RTÉ longwave radio service ‘very important’ to Irish in UK

‘If Russia Today has an audience....you can be sure RTÉ has one’

RTÉ’s planned closure of its long-wave radio service on January 19th has been described as a “crying shame”

RTÉ’s planned closure of its long-wave radio service on January 19th has been described as a “crying shame”

 

RTÉ’s planned closure of its long-wave radio service on January 19th has been described as a “crying shame” by a leading Irish child sex abuse campaigner in Britain.

Mick Waters founded the Survivors of Child Abuse Soca (UK) group, precursor to Soca (Ireland). It grew out of the Artane Old Boys organisation he set up in the English midlands in 1965. Both Soca groups played a major role in bringing about the Ryan report.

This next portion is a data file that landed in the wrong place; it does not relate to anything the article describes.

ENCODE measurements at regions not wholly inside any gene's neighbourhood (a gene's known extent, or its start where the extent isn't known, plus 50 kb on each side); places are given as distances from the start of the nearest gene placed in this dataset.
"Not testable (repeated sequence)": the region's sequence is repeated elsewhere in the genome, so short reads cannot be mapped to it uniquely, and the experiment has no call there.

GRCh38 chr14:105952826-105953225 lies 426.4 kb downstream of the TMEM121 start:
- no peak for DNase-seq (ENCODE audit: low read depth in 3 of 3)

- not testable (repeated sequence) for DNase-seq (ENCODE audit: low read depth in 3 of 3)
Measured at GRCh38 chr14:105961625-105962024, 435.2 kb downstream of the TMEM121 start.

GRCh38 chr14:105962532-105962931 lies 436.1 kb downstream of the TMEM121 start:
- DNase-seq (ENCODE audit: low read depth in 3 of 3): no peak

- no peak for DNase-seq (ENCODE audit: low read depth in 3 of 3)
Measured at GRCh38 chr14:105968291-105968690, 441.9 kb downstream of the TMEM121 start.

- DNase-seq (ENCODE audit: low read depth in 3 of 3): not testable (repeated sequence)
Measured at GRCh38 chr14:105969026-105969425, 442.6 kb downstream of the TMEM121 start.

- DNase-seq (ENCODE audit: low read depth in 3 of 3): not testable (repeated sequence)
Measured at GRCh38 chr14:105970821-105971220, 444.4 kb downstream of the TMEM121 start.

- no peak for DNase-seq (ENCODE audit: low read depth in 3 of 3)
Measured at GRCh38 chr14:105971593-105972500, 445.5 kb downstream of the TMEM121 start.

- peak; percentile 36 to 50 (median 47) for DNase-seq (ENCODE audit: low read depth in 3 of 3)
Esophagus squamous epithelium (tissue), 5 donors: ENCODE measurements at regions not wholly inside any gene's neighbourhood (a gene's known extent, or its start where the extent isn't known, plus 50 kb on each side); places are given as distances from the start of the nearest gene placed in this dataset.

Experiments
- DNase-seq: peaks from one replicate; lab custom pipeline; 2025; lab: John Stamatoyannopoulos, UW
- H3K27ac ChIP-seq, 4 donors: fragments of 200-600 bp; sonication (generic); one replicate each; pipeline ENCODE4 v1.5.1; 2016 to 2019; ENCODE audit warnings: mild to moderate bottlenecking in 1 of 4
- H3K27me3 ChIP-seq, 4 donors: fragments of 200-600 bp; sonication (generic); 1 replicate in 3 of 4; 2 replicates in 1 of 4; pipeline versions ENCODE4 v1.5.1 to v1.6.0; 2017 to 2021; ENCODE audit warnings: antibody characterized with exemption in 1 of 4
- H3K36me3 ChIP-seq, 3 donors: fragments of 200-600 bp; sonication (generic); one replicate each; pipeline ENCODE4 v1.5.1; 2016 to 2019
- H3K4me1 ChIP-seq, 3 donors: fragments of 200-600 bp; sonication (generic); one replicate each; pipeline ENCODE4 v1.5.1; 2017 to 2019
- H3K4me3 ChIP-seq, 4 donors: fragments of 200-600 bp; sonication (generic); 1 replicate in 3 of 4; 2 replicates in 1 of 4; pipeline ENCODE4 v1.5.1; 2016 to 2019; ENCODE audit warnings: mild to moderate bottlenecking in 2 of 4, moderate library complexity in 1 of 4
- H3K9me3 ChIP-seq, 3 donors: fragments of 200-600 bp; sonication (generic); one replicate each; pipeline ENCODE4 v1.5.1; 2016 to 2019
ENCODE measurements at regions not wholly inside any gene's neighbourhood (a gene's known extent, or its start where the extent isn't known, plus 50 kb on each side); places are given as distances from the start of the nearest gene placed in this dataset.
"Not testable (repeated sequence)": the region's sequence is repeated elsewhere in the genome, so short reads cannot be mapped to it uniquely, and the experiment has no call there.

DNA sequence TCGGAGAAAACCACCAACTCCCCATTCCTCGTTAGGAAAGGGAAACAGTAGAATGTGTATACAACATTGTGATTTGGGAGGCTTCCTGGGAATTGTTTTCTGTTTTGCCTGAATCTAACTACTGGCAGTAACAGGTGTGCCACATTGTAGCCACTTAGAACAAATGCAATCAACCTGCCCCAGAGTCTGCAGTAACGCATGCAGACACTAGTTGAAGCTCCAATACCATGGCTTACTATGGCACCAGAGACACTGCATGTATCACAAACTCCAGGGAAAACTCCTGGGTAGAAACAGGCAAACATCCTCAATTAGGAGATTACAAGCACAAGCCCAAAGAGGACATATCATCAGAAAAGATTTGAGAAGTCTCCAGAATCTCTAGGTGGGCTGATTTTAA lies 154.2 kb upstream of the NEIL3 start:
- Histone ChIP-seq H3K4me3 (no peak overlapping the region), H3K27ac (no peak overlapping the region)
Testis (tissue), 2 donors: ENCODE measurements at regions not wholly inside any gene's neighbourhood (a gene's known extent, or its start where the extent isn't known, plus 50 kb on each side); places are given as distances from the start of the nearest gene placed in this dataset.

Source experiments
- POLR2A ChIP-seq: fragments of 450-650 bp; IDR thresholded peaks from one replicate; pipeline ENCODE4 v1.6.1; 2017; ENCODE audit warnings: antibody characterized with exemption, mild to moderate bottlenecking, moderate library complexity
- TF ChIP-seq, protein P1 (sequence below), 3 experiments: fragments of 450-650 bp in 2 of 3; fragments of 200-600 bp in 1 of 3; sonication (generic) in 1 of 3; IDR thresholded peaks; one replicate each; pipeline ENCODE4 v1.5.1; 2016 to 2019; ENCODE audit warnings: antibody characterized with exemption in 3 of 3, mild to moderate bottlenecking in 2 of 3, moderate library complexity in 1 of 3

Speaking to The Irish Times from Coventry, Mr Waters said many of the people he had dealt with down the decades “love that [RTÉ long-wave] connection. It’s very important to them.”

Most would have “got a lot of their information [about the Ryan Commission] from RTÉ on long-wave,” he said. For many this also renewed their connection with Ireland and “they felt deeply the reconnection,” he said.

Tony Corcoran was driving in Southport, Lancashire, listening to RTÉ radio when he spoke to The Irish Times on the issue. “It’s as clear as any local station,” he said.

If the long-wave service was to go, neither he nor anyone else in the UK would be able to listen to RTÉ in a car, he said.

He said that during the football championship, people sat in cars across the UK with RTÉ on and windows open so others could hear commentary.

Based in Newcastle, he said RTÉ was listened to on long-wave not just by older Irish people but also by young Irish professionals in Tyneside and Irish students.